On July 29, 2014, the Third Circuit issued an interesting court decision concerning the Medicare Secondary Payer Act (MSP) that may provide guidance to the parties in tort litigation, particularly in New Jersey tort litigation, in a case styled Taransky v. United States. The Taransky case involved a slip and fall accident involving a settlement by a tortfeasor who tried to resolve the Medicare lien in the settlement process. The case pitted two statutes against each other, the Medicare Secondary Payer Act and a New Jersey statute prohibiting tort claimants from recovery twice under medical insurance and liability insurance. In the end, the Third Circuit found that the plaintiff had to reimburse Medicare from the tort settlement for medical bills incurred by Medicare. Continue reading “Third Circuit Issues Decision Concerning Medicare Secondary Payer Act in New Jersey”
The California Supreme Court issued its decision in the State of California v. Continental Insurance case on August 9. In a unanimous opinion, written by Justice Ming Chin, the Court held that the policy language at issue provides for “all sums” allocation and permits stacking of policy limits.
The Court’s opinion reflects a focus on the particular insurance policy wording at issue. In its first holding, the opinion states: “Under the CGL policies here, the plain ‘all sums’ language of the agreement compels the insurers to pay ‘all sums which the insured shall become obligated to pay. . . for damages . . . because of injury to or destruction of property ….” The Court went on to hold that the policy language before it “does not limit the policies’ promise to pay ‘all sums’ of the policyholder’s liability solely to sums or damage ‘during the policy period.’”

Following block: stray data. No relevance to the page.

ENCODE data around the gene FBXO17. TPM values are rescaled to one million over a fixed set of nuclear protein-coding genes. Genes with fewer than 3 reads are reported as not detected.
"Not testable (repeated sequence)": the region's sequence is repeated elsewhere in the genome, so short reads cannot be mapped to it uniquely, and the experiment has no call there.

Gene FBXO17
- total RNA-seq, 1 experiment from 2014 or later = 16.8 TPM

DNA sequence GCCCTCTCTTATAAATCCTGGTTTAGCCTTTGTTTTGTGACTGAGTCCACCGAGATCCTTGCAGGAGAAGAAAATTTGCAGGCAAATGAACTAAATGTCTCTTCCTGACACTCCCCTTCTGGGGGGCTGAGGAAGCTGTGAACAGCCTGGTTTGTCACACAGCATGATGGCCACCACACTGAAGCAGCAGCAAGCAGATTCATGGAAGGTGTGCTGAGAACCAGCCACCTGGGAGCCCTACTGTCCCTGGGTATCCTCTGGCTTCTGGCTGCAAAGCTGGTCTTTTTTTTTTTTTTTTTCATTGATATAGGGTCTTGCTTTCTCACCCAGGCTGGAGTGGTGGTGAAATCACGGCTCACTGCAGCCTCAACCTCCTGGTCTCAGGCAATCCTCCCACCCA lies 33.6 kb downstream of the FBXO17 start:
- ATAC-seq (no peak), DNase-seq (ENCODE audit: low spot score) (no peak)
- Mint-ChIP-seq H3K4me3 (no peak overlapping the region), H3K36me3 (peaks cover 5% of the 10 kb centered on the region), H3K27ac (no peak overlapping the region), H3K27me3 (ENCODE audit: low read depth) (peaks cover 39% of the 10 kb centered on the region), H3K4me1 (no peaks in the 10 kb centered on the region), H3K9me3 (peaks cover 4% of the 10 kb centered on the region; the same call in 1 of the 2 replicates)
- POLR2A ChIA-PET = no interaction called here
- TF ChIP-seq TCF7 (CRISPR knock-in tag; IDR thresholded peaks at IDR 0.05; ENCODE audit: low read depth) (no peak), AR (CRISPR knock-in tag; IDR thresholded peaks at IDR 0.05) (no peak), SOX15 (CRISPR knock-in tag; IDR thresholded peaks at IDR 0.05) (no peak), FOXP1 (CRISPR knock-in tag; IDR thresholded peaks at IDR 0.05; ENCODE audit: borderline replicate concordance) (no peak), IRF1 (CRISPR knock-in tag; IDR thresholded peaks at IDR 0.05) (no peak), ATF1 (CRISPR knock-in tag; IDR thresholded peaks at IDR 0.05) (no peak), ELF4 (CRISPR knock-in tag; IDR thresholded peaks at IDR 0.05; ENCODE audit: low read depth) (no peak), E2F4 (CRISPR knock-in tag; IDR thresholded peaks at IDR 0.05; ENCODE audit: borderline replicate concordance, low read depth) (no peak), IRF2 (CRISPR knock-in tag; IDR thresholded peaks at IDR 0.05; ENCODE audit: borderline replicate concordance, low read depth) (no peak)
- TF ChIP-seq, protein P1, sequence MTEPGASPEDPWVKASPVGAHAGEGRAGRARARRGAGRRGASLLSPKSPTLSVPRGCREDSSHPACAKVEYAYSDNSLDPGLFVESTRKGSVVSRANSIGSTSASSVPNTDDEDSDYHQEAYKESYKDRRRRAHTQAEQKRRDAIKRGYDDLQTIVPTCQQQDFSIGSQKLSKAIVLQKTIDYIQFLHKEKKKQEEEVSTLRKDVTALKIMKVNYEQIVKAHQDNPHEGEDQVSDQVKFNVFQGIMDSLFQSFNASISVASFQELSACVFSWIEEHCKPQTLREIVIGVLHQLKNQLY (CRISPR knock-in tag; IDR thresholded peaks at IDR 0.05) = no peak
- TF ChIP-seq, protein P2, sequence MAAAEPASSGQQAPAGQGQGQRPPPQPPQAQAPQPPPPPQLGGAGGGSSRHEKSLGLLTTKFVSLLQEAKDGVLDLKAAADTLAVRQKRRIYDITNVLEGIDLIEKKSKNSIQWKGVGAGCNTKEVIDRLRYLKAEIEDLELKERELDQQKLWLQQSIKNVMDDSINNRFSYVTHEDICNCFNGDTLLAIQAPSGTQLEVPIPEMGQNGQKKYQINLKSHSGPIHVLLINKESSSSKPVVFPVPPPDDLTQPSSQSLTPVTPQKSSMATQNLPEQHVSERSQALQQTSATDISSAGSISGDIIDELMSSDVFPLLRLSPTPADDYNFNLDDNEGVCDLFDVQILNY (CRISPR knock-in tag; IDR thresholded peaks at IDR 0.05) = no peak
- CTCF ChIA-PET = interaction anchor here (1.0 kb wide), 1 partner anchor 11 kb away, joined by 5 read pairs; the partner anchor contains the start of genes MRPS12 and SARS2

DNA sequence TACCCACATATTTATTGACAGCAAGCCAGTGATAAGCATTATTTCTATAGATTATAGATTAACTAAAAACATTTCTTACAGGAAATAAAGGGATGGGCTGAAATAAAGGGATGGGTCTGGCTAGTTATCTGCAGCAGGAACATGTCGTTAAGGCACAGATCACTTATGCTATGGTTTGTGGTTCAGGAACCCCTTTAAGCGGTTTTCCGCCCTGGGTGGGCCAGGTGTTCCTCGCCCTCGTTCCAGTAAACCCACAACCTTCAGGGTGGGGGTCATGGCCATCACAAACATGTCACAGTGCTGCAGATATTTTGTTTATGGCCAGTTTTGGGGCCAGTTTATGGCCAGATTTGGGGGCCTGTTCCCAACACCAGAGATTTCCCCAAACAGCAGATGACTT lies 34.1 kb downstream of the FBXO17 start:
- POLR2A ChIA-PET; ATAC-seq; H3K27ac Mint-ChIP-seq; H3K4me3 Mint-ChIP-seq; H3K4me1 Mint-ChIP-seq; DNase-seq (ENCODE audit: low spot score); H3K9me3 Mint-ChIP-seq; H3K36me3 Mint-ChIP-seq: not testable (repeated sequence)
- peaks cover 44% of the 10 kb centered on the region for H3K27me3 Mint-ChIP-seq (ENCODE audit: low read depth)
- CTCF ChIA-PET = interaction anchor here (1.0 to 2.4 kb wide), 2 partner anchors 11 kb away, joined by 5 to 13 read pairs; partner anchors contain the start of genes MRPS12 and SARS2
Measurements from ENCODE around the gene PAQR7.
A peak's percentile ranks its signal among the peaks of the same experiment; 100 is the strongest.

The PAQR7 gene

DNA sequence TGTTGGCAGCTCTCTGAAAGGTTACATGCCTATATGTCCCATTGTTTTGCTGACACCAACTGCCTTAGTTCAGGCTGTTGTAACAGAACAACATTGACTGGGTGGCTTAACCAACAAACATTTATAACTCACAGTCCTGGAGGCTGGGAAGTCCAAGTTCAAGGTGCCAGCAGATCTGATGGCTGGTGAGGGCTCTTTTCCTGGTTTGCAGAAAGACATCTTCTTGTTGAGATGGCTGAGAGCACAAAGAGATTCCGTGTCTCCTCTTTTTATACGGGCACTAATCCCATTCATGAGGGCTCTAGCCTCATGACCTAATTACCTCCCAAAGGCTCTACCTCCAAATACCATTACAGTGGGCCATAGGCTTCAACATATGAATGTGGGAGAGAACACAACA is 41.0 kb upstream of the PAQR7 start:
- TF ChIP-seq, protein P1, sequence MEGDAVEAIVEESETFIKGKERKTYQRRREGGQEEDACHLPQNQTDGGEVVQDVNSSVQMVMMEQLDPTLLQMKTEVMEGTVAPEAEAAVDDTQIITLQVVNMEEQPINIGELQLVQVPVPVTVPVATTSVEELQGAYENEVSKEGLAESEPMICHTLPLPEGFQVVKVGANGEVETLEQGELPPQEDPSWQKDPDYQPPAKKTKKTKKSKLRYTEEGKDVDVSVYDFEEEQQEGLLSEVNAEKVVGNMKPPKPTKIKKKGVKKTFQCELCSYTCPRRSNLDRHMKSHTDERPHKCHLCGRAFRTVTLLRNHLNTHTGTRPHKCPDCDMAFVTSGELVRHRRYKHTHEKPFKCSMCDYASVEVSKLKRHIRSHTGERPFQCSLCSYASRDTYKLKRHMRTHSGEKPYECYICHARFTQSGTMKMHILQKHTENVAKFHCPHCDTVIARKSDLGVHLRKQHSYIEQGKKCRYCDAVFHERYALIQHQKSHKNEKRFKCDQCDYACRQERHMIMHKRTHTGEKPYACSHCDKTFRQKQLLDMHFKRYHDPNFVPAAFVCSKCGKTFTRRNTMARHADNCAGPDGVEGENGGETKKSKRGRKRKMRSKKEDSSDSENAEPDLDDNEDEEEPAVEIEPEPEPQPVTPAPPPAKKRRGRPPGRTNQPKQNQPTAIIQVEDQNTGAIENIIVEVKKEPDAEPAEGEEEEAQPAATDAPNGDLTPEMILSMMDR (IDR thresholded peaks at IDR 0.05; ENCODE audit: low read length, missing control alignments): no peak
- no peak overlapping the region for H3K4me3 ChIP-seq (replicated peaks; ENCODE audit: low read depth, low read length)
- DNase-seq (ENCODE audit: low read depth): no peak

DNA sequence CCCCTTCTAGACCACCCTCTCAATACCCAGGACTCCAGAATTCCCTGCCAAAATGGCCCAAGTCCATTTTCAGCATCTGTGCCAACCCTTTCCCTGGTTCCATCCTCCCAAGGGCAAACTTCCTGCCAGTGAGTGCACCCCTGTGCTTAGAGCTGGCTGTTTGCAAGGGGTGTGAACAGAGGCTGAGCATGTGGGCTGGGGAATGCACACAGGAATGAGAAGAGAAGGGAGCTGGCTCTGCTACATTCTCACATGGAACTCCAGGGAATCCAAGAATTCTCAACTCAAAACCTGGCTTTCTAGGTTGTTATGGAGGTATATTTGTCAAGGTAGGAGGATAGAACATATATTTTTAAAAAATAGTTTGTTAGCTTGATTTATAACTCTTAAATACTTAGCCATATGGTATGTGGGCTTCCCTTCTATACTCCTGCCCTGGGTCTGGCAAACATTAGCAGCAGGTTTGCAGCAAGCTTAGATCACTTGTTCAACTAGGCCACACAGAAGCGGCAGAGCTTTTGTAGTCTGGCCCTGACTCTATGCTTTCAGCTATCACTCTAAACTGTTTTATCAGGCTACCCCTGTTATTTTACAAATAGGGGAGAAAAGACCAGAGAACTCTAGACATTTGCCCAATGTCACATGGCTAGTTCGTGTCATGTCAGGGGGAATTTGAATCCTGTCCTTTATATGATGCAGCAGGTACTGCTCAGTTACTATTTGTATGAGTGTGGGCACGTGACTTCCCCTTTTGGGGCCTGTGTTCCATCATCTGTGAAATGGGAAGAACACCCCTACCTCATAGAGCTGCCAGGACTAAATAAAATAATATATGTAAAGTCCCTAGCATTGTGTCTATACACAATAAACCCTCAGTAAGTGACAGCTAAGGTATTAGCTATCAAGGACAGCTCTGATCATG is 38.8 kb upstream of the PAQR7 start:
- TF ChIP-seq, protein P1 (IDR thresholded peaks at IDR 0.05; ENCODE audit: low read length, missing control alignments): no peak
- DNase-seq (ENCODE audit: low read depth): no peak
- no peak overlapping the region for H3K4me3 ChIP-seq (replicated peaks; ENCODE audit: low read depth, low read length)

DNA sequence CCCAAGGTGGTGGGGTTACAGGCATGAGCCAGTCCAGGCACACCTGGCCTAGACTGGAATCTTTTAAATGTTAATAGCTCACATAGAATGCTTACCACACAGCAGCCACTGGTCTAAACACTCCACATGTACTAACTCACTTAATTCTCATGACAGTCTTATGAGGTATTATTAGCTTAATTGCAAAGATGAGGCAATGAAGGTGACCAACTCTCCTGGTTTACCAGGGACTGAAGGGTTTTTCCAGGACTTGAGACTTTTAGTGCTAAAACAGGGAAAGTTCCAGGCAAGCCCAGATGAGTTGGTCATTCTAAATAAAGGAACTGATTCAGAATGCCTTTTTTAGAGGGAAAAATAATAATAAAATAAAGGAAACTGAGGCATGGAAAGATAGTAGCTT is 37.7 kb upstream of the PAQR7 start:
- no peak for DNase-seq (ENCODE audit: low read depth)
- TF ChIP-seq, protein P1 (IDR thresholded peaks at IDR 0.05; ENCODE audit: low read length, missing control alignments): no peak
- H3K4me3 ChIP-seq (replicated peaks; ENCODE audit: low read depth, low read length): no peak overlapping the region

The California Supreme Court has set oral argument in State of California v. Continental Insurance Co. for May 30, 2012 at 9:00 a.m. in San Francisco.
This case presents two issues for review by the Court: (1) the so-called “all sums” issue, and (2) “stacking” of policy limits. First, when continuous property damage occurs during the periods of several successive liability policies, can each insurer be liable for all damage both during and outside its policy period, up to the amount of the insurer’s policy limits, or is each insurer only liable for property damage that took place during its policy period? Second, if each insurer can be liable for damage taking place outside its policy period, can the insured “stack” policy limits – that is, can the insured recover the combined limits of successive policies?
Philip R. Matthews and William J. Baron of Duane Morris submitted an amicus curiae brief in the case, on behalf of certain London Market Insurers.